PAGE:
Taufique and Vaithianathan (30) hold that swift economic growth and ensuing overconsumption have intensified green deterioration all over the world, inducing increased consumption-related environmental concerns. Attitudes and perceived purchaser effectiveness both shape favorably ecologically conscious consumer behavior. The subjective criteria, an operation of social demand, cannot shape behavioral intention bringing about ecologically conscious consumer behavior. On Persaud and Schillo (31)'s view, social identity and interactional influence shape purchase intention, while the perceived value of environmentally friendly products somewhat moderates these relationships. Yue et al. (32) stress that to activate the consumer's senses, environmentally friendly food is perceived as cultivated more naturally and rigorously supervised as regards transportation and storage in contrast to conventional products, thus shaping consumers' attitudes and generating their buying interest.
Rana and Paul (33) suggest that demand and supply impediments that adversely impact consumer attitude with regard to additive-free products encompass costs involved to decrease the agricultural chemical utilization, premium price, insufficient availability, and inconvenience in producing organic manure. In the environmentally friendly food market, brand equity significantly shapes the perceived quality and consumer purchase behavior. Environmentally friendly food is an appealing suggestion in a specific market where consumers are health aware and plan to eat safe, wholesome, and organic goods. Pham et. (34) note that encouraging consumer buying behavior of organic foods is essential to environmental sustainability. Food safety issues, health awareness, and media promotion of nutrition information are pivotal in the configuration of attitude concerning non-chemical products, while consumers' environmental sensitivity and meal taste are irrelevant in predicting their attitude. Perceived obstacles, such as premium price, deficient availability, substandard labeling, and additional time demanded, considerably hinder both attitude and purchase intention in relation to organic products. Suciu et al. (35) put it that consumers perceive the organic products more cherished although rather superior prices and scarcer convenience of non-chemical products contrasted with their conventional equivalents may curb the consumption and the quality perception. Golob et al. (36) emphasize that environmentally conscious purchase behavior favorably and environmental disbelief adversely impacts non-chemical food consumption. The former is positively altered by personal and social criteria, perceived convenience, and purchaser sustainability tendency. The social criteria bring into play the most durable indirect effect on environmentally friendly product consumption.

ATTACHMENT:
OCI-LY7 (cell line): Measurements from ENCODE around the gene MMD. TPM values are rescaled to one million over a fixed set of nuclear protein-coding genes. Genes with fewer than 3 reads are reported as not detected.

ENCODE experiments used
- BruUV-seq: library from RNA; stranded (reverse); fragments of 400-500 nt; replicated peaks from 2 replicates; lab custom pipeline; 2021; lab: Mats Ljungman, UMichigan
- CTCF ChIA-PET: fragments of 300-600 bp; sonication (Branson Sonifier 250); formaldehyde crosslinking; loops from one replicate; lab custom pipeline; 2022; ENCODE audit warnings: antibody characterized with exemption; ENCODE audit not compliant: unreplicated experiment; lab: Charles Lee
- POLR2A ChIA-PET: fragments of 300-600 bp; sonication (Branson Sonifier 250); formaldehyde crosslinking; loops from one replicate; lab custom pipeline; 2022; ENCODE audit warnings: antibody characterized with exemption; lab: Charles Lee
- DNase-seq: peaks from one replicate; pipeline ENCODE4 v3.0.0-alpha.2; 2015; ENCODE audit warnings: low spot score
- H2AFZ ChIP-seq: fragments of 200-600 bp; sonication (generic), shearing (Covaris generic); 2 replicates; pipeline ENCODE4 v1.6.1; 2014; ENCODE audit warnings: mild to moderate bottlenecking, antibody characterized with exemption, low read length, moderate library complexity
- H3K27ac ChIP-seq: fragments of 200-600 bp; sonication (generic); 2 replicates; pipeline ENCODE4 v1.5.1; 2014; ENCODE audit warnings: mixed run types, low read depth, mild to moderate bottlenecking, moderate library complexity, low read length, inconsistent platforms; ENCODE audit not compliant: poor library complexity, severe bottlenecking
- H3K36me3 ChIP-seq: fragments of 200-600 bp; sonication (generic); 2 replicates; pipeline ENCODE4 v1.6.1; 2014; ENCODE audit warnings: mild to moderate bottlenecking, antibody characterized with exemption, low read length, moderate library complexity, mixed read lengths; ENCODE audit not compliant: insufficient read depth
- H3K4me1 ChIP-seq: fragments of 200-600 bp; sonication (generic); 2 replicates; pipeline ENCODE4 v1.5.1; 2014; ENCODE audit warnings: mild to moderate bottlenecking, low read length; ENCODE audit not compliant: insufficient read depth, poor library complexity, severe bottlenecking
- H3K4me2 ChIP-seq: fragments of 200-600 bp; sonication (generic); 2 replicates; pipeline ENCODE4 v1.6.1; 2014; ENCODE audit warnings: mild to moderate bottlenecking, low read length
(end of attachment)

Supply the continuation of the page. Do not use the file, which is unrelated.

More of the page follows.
Petrescu et al. (37) state that trust in the certification of the non-chemical products is essential for its purchase. Additive-free food consumers are definitely interested in certified or uncertified organics and oriented by health and taste incentives. The cost of certified organic national goods may be considerably diminished than imported products by cutting down transportation expenses, taxes, and the amount of intermediaries. The rise in the volume of organic producers and of the regions transformed to organic utilization can result in superior output and in a consistent decline of prices, favorably affecting national consumption. Health characteristics, superior taste and a beneficial effect on the environment constitute the essential active components of organic food consumption. Khare and Pandey (38) maintain that environmentally friendly peer impact, perceived organic product quality, and service quality favorably affect perceived trust concerning additive-free food store, while energy-efficient self-identity adversely affects perceived transaction risk. Nuttavuthisit and Thøgersen (39) posit that consumer trust represents a necessary condition for setting up a market for credence products (e.g., premium priced green goods), constituting a definite volition aspect impacting the probability that purchasers will pursue organic intentions. Lack of confidence in the control system and in the naturalness of products marketed as organic adversely influences self-declared purchase behavior. On Ricci et al. (40)'s reading, consumer trust favorably shapes attitudes in relation to the buying of convenience products with green characteristics and detrimentally influences consumer issues regarding agricultural routines as to eco-friendly and health consequences.